Games record amazing for size of school: cricket and rugby have been strong in the recent past. Most of the usual sports, soccer in sixth form. Senior girls' teams in hockey, netball, lacrosse and rounders. Policy of sport for all, through which individuals find their niche and improve fitness: 'We're not simply interested in natural athletes.' Enormous range of outdoor activities: CCF (all three sections), shared with local RC girls' school; D of E (25 taking gold level); 'biggest scout troop in Birkenhead'. Usual tours and expeditions.
Lively music: choral concerts with Liverpool Sinfonia; much instrumental tuition; chapel choir, claimed unique among day schools in holding weekly evensong during term, involving pupils from age 10 to 18. Active drama.
Background and Atmosphere
Founded 1860, became direct grant, then independent in 1976. An unusual campus, hinted at in suburban address. Walking along the four comfortable, tree-lined roads that define the school, you won't guess at the existence of a lively school of 700 lurking behind the screen of large houses and sundry buildings. In fact an agreeable jumble of old and new, including a handsome Victorian chapel and fine cricket field. Years 7 and 8 housed in an elegant mansion, with its own playground and year 8 prefects, helping transition to serious senior school.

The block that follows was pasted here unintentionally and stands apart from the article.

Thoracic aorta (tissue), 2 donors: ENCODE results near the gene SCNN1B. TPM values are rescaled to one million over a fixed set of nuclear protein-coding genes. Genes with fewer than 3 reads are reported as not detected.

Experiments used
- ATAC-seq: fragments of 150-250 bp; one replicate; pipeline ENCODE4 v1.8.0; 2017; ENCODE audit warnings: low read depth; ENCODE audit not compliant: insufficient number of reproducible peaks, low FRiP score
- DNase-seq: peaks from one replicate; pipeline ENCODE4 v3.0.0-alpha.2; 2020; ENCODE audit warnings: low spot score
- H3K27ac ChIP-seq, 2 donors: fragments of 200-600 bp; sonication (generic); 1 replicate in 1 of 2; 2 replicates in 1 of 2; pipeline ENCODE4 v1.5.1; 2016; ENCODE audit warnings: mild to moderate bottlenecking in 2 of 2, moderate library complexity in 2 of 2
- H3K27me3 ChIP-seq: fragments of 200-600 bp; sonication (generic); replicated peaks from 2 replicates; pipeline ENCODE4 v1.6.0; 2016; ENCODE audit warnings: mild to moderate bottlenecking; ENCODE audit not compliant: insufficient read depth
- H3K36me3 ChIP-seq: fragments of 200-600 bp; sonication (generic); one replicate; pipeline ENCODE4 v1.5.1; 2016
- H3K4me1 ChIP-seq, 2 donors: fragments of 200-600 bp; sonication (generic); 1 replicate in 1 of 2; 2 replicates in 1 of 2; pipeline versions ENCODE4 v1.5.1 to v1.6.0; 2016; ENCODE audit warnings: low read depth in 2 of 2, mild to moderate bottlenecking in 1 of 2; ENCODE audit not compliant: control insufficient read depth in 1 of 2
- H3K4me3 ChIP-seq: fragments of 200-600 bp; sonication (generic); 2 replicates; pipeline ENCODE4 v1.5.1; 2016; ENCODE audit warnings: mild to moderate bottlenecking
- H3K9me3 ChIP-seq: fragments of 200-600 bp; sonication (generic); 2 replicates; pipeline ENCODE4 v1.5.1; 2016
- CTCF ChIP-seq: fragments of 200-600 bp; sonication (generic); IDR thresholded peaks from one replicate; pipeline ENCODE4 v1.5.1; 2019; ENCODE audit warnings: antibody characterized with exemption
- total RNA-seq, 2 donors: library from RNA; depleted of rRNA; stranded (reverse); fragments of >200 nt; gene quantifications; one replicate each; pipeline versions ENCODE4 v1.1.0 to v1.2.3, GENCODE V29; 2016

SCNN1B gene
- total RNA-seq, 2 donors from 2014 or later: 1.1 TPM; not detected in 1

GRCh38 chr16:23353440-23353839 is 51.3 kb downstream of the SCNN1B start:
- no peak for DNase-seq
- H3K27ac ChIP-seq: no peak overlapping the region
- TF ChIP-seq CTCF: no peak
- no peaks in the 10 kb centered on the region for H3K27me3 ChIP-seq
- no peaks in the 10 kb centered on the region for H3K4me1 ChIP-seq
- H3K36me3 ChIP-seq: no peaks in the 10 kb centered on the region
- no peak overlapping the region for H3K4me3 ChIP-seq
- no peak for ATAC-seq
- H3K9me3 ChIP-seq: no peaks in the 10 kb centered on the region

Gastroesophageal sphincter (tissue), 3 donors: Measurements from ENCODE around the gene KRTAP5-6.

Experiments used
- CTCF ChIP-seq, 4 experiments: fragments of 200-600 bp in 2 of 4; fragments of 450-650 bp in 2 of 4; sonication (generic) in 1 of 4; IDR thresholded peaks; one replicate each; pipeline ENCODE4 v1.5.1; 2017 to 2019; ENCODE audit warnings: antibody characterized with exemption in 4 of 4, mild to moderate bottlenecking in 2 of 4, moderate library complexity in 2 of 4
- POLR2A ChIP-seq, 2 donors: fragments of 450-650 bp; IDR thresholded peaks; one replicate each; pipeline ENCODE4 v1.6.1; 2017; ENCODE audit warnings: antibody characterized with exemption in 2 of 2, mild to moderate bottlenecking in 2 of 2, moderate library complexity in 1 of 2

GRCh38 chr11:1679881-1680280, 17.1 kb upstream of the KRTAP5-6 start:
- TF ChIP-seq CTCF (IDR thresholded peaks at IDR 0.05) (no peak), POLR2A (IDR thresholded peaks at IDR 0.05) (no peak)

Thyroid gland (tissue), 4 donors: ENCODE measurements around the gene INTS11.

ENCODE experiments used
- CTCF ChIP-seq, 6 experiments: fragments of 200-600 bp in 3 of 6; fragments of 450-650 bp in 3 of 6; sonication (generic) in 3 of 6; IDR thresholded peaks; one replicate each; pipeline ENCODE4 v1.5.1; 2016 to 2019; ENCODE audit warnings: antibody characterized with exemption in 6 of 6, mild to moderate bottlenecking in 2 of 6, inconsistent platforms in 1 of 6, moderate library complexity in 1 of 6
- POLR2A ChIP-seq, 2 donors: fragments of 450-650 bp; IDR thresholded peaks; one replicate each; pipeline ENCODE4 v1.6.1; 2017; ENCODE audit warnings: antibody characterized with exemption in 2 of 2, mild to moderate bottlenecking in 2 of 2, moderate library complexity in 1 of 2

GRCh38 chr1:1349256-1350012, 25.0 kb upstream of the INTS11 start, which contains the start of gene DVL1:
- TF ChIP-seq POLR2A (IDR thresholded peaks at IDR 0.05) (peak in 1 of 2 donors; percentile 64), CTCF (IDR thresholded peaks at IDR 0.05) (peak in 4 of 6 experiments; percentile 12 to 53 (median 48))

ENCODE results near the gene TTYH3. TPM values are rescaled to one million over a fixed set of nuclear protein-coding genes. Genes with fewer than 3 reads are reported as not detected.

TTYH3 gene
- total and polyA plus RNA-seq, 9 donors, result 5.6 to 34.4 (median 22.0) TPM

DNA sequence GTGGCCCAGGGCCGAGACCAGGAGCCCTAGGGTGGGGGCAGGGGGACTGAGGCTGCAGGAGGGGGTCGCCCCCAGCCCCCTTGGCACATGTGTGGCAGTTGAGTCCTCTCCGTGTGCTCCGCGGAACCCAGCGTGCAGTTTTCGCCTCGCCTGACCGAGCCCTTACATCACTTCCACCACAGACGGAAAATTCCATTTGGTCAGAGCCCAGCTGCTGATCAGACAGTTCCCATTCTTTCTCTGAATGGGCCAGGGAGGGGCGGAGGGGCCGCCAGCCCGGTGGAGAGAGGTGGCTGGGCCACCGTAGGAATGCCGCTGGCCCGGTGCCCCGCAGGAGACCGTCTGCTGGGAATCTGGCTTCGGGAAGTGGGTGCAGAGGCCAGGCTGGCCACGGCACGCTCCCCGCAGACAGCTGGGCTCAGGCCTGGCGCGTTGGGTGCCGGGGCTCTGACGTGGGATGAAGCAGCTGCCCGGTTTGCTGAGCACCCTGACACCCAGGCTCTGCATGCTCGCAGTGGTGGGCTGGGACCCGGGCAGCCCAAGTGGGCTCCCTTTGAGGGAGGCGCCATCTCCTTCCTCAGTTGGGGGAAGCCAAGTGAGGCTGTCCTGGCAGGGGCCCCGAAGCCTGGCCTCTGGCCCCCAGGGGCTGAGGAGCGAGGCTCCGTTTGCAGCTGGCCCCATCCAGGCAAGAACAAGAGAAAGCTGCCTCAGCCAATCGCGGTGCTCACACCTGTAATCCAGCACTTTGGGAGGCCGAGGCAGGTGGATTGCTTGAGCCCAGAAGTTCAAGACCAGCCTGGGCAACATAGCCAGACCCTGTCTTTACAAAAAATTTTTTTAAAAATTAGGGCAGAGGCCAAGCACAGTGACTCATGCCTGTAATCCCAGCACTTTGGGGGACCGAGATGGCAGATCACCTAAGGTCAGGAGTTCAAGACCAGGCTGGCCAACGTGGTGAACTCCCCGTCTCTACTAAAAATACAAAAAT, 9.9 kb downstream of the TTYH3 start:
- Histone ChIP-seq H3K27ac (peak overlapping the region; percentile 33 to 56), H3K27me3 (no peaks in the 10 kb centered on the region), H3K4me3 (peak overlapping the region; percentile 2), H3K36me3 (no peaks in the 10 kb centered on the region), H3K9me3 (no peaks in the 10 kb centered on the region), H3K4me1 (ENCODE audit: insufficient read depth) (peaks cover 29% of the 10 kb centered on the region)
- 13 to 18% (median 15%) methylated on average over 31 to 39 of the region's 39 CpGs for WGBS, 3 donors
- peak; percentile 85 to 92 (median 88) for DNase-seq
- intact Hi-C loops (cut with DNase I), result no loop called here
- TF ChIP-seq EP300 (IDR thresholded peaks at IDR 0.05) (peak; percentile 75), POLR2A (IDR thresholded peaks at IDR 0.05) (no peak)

At present a handful of girls in the sixth, but they're building up in the prep school and through the school. Co-education originally planned with Birkenhead High School, which has now become an academy, so school is going it alone - to everyone's relief, it seems. Integration of girls has gone smoothly, and should continue; campus is a civilised place, and supervision of all ages discreet but effective. Recent ISI inspection noted 'exemplary' pupils' behaviour.
Liverpool proper may be just across the water, but it feels miles away. The Wirral is a pretty conservative place, and the school is happy with its own traditional elements: little boys wear caps, prefects wear gowns, and the head enters assembly to the head of school's cry of 'School!', whereupon all stand up. Trendy potential parents may not like this.
Recent developments include an extension to sixth form block and improvements to pavilion; a swimming pool is a gleam in the eye. Superb termly newsletter, In Focus, full of pictures, is the brainchild of the head's former PA, who continues to run the school's marketing.